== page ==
Wed, Apr 25, 2012 - Page 2 News List

Tests find more pesticides on fruit

By Lee I-chia  /  Staff reporter

Greenpeace Taiwan agriculture project manager Tsai Szu-ting stands next to a display of fruit and vegetables as she presents a slide show in Taipei yesterday. The group said it had found toxic pesticide residues on more than half the samples it tested from fresh produce on sale at supermarkets and wholesalers.

Photo: Fang Pin-chao, Taipei Times

A second round of tests on fruit and vegetables sold at six of the nation’s main supermarkets and wholesale chains showed that hazardous pesticide residues were found on 20 of the 36 products tested, Greenpeace Taiwan said yesterday.

The organization released its first report on pesticides in February, in which it revealed that 74 percent of fruit and vegetables examined in December contained 36 types of pesticide residue, with one fruit product containing residues of nine types of pesticide.

This time the survey found residues of a pesticide with reproduction toxicity — carbendazim, which may cause harm to fetuses — on items from all six of the chains surveyed, the organization said in its report.

It added that procymidone, azoxystrobin and dimethomorph, which can cause infertility, were found on items from one of the wholesale chains.

Greenpeace Taiwan’s agriculture project manager Tsai Szu-ting (蔡絲婷) said eight of the fruit products tested contained more than three types of pesticide residues, with oranges sold at Pxmart wholesalers containing eight types, kumquats sold at Matsusei supermarkets containing six types and strawberries sold at Pxmart wholesalers containing five types of residue.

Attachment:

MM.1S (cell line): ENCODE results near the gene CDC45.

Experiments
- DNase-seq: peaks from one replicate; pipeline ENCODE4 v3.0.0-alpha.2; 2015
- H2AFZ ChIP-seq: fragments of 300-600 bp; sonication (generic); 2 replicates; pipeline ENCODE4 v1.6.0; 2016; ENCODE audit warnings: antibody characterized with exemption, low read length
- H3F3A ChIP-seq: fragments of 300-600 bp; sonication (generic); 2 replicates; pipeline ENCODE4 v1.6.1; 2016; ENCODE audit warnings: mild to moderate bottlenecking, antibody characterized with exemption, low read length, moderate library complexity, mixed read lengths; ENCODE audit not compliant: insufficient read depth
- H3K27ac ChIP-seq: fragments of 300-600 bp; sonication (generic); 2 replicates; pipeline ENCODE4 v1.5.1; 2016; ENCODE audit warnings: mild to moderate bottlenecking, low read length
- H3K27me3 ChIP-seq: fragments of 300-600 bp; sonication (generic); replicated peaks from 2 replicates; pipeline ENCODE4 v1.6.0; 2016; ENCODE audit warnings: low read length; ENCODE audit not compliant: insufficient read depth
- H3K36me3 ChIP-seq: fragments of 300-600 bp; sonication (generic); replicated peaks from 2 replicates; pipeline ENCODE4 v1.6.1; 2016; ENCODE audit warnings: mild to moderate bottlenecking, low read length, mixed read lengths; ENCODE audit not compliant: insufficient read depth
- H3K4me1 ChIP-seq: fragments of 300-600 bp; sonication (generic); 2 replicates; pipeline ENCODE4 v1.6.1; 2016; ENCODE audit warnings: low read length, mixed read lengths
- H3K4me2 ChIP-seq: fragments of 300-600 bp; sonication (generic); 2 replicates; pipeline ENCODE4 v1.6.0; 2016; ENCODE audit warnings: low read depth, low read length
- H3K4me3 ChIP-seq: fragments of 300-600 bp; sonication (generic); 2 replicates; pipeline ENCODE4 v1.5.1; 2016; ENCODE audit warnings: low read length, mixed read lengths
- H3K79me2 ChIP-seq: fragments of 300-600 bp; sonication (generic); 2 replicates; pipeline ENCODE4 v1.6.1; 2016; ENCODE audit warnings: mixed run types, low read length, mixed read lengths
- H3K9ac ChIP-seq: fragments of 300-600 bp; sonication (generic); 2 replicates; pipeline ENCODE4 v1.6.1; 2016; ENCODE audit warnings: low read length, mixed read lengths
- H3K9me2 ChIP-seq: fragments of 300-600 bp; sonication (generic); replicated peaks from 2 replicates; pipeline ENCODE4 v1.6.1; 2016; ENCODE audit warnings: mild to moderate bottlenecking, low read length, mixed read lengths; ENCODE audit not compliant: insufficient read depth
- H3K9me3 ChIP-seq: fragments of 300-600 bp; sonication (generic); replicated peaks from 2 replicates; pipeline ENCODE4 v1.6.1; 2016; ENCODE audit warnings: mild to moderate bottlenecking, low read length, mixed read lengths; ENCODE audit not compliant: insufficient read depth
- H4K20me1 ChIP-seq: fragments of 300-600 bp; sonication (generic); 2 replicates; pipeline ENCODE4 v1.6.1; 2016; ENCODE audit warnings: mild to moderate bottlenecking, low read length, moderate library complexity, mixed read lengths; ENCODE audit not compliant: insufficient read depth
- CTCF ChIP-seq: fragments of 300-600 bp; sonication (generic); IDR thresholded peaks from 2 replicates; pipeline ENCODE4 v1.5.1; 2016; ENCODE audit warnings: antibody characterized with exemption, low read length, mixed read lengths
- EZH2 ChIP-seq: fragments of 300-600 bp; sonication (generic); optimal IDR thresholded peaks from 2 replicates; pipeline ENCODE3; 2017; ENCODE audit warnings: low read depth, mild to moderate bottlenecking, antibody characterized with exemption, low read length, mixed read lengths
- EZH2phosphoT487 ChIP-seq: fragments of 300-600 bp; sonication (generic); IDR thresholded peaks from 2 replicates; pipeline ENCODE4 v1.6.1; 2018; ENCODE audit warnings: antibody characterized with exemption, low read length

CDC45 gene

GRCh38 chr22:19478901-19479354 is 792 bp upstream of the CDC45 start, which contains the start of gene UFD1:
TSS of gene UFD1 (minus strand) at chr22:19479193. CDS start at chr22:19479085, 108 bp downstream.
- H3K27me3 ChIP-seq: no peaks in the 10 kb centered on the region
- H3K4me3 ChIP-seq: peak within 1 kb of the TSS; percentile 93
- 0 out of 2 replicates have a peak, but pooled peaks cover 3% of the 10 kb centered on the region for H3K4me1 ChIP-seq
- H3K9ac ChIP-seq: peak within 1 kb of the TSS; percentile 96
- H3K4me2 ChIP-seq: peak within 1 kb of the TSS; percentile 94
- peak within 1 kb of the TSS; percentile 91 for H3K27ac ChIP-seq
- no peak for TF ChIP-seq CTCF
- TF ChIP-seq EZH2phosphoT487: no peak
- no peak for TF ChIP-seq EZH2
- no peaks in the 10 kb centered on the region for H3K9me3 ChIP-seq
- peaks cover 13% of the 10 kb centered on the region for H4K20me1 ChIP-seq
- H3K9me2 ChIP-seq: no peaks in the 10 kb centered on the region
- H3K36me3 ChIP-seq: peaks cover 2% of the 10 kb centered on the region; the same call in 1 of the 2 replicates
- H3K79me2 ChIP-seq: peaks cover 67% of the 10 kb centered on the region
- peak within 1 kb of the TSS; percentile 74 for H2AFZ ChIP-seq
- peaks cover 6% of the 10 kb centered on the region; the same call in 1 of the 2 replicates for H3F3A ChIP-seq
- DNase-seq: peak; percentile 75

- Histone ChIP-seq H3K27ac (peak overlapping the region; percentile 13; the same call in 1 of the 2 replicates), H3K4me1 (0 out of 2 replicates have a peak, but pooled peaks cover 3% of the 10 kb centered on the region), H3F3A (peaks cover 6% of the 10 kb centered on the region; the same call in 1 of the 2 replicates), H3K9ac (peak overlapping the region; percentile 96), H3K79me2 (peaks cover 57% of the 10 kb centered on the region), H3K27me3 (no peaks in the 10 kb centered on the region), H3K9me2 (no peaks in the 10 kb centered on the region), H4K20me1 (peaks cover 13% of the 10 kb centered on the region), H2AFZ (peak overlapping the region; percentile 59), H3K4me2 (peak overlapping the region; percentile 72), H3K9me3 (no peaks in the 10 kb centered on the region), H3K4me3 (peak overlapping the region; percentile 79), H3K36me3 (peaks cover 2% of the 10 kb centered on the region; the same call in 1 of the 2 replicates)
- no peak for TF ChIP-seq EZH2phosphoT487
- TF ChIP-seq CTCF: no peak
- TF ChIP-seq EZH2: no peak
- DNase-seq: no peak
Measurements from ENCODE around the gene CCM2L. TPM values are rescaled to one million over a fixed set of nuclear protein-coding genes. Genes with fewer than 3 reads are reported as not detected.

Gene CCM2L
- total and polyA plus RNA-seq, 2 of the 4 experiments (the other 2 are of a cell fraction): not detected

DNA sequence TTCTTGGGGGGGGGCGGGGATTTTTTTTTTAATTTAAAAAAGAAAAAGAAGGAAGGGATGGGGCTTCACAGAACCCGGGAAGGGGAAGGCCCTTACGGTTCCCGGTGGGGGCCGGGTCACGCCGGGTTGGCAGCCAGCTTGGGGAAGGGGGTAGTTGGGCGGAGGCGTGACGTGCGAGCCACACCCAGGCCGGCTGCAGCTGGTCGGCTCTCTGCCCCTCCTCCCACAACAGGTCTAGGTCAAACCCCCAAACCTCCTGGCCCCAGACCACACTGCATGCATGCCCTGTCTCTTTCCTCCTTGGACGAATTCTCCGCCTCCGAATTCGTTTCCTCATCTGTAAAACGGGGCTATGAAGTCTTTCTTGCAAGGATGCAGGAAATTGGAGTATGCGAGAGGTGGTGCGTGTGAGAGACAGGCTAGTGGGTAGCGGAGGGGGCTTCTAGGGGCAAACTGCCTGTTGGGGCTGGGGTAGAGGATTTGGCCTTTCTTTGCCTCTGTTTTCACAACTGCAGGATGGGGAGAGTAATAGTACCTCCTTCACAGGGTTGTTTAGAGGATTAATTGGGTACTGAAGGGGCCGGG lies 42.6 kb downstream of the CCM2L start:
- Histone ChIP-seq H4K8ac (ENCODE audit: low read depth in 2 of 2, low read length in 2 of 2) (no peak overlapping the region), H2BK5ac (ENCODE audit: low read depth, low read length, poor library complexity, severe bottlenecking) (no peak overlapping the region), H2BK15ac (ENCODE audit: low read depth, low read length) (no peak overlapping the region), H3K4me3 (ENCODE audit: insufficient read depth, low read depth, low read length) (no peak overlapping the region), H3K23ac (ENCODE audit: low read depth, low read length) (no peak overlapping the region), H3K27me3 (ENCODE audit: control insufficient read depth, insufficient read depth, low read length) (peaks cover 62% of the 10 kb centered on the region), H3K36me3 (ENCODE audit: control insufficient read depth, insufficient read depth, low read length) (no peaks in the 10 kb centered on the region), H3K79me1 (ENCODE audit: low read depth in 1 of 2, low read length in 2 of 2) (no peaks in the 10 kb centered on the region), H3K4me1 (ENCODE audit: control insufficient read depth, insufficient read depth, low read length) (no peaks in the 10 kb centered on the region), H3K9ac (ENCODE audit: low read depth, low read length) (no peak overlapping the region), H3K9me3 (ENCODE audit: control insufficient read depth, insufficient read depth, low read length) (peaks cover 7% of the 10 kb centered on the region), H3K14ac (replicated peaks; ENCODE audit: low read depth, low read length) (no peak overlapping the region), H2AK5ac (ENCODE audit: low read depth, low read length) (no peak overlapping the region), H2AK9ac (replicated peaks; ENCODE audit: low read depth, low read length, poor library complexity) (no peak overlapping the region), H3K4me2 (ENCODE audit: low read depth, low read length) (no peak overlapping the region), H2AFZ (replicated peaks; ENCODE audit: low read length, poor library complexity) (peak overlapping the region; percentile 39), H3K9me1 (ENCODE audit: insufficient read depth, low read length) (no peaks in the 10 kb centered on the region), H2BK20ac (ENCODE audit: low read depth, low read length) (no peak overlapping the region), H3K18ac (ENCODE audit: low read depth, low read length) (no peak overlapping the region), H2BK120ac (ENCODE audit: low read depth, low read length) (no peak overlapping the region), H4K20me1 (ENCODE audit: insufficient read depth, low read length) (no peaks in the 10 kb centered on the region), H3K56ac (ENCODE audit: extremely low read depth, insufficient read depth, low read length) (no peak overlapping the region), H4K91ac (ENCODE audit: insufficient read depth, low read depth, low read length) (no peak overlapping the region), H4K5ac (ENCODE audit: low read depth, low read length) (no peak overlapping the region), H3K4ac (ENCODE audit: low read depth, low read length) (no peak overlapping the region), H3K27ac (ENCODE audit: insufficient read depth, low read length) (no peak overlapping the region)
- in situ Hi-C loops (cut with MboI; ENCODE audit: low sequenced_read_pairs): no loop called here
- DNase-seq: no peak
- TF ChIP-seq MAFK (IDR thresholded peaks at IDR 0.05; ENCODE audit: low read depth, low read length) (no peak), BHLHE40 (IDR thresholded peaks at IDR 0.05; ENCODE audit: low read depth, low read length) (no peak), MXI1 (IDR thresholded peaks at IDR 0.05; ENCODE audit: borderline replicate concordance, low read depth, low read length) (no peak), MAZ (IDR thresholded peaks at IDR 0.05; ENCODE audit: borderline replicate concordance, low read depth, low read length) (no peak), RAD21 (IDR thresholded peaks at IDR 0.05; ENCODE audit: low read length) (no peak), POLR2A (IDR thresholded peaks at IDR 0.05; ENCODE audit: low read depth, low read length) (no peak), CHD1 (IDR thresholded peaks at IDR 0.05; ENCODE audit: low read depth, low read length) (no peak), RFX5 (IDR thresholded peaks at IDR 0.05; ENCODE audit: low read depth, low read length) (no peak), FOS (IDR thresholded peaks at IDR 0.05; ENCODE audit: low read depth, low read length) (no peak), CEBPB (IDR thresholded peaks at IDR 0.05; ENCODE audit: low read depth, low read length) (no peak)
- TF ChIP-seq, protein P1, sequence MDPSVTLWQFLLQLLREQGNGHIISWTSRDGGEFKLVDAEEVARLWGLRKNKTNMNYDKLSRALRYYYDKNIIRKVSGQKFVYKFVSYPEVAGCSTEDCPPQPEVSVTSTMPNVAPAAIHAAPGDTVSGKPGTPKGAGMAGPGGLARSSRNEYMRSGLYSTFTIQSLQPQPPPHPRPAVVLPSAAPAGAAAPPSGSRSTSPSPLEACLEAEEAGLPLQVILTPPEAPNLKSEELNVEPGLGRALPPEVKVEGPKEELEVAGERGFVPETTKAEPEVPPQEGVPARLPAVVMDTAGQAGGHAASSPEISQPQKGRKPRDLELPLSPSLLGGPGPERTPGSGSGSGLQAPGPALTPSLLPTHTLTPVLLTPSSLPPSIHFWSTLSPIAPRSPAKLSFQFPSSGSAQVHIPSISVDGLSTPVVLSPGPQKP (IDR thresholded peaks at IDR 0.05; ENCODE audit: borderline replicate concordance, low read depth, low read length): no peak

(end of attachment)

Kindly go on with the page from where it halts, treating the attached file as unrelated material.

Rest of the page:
Moreover, among the eight types of pesticide found in oranges, flucythrinate and carbofuran were considered as highly hazardous by the WHO, Tsai said.

The US Environmental Protection Agency has in 2009 banned carbofuran residues on food sold in the US.

“The organization has communicated with the supermarkets after announcing the first report in Feburary, but the stores only chose to pull the problem items off the shelves, without taking other positive actions to change the situation and they cannot protect consumers from health problems,” Tsai said.

Although the doses of pesticide residues found on the samples were not high, the organization is concerned about the combination effect — which it compared to mixing cocktails — of several pesticides on human health, Tsai said.

A mixture of several pesticides could be even more hazardous than only a single type of toxic agent, Tsai said.

The organization said pulling the tainted products off the shelves was not a responsible solution to resolve the problem, and urged supermarkets and wholesale stores to promise to consumers that they would enforce a strict ban on pesticides listed as highly hazardous by the Council of Agriculture, as extremely hazardous and highly hazardous by the WHO, and also pesticides affecting reproduction or causing damage to bees’ pollination abilities.

Greenpeace Taiwan also suggested establishing tracing systems for fresh food products, to monitor and control the safety of foodstuffs for consumers.

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